One year on: BBA Impact on Entrepreneur Winner

Sept. 25, 2017


For Tamao Sako, winning a 2016 British Business Award (BBA) was the assurance she needed to transform her British baking business from a successful private venture to a company with growth potential.

Since picking up the title Entrepreneur of the Year she has set up The British Pudding Co. Ltd., secured contracts with some of the UK’s top organisations and written a new book. And she shows no signs of slowing down.

“The BBA gave me a stage and, with that, so many opportunities to do more,” Ms Sako told the BBCJ. “I realised that I had to take those chances and continue to work hard, doing my best. But I also came to understand that, going forward, I could do my work as a business rather than as a hobby, which is how I had been working to that point.”

Ms Sako’s business was born out of her love for British sweets, nurtured over 10 years spent enjoying elevenses and afternoon tea with her elderly neighbours in Berkshire. On returning to Osaka in 2012, she set out to introduce Japanese people to the best of the UK’s traditional cakes and biscuits through baking classes. Her extensive knowledge and infectious enthusiasm soon drew attendees from across Japan to her sell-out classes and she began expanding her offerings.

At the BBA she was recognised for her success as a Japanese expert on British baking and cuisine; her popular classes, blogs, TV show consultancy, and UK tours; and for receiving the 2016 Gourmand World Cookbook Grand Prix prize for her British cookbook. 

Describing the win as “such a big change” to her life, Ms Sako explained that doors have continued to open since the night of the BBA, almost one year ago.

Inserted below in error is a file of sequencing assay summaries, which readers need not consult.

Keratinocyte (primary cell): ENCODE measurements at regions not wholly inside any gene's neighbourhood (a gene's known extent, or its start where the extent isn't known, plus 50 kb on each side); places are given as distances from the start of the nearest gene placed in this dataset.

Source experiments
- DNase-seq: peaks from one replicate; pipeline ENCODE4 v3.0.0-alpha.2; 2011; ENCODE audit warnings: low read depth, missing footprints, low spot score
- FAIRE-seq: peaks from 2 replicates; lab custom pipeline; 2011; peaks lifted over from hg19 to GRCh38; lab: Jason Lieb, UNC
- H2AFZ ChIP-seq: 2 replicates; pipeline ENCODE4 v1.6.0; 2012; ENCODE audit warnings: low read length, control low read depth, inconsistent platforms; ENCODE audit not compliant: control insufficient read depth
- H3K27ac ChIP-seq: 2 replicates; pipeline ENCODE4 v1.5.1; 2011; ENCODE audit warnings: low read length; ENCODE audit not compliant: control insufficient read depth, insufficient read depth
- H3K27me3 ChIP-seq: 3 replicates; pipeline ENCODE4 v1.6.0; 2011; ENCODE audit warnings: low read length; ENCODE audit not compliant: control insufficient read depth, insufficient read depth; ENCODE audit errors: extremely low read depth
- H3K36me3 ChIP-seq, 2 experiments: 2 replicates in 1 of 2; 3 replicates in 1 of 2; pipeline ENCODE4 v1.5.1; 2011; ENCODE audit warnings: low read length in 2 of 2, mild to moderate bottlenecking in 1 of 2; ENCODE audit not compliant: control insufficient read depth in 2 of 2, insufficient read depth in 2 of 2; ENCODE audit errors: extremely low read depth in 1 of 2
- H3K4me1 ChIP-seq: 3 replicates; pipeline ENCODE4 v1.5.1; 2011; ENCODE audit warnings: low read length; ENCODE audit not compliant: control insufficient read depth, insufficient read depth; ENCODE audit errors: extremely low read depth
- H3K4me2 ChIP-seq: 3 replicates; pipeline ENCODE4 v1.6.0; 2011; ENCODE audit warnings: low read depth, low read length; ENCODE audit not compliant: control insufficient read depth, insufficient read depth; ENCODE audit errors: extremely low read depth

“I have won bigger projects and gained more work from corporates,” she said, adding that she has also been able to diversify her work. Now, she gives lectures, writes blogs and provides consultancy for fairs and so on.

Twinings Japan has secured Ms Sako as an ambassador, to raise awareness of the UK’s teatime culture on its Facebook page. Each month she describes a different British treat and how it may be enjoyed with Twinings tea.

Similarly, she is working with Wedgwood Japan to promote its range of English bone china as part of an authentic British teatime.

A promoter at the British Fair in the Hankyu Department Store Osaka’s Umeda branch, Ms Sako will this year team up with Kensington Palace as part of the fair’s 50th anniversary. On 11th-17th October, she will join pastry chefs from the palace to make and present Victoria sponge cakes to the crowds.

And, on 5th October, her new book British Country Pudding will be published by Kodansha.

 “These days, it’s rare to get a recipe book published because people are finding everything they need online but, as I got the Gourmand award and the BBA, I was invited to write this one,” she said. “I’m delighted that it will showcase delicious yet unknown sweets from rural areas, such as Snowdon Pudding and College Pudding.

 The book is particularly special for Ms Sako because it features recipes taught to her by one of her Berkshire neighbours, who passed away in August 2017. 

 “On my last visit, he gave me his recipes, which were so important to him. I want to continue introducing them to Japanese people. He gave me so much support and he was the happiest person of all that I had won a BBA,” she said.

 For Ms Sako, seeing her Entrepreneur of the Year award every day is the inspiration and recognition she needs to keep going even when times get tough. Despite high rents and the difficulty of finding premises from her base in Osaka, her next goal is to set up a baking school in central Tokyo.

 

Produced by Sterling Content for the BCCJ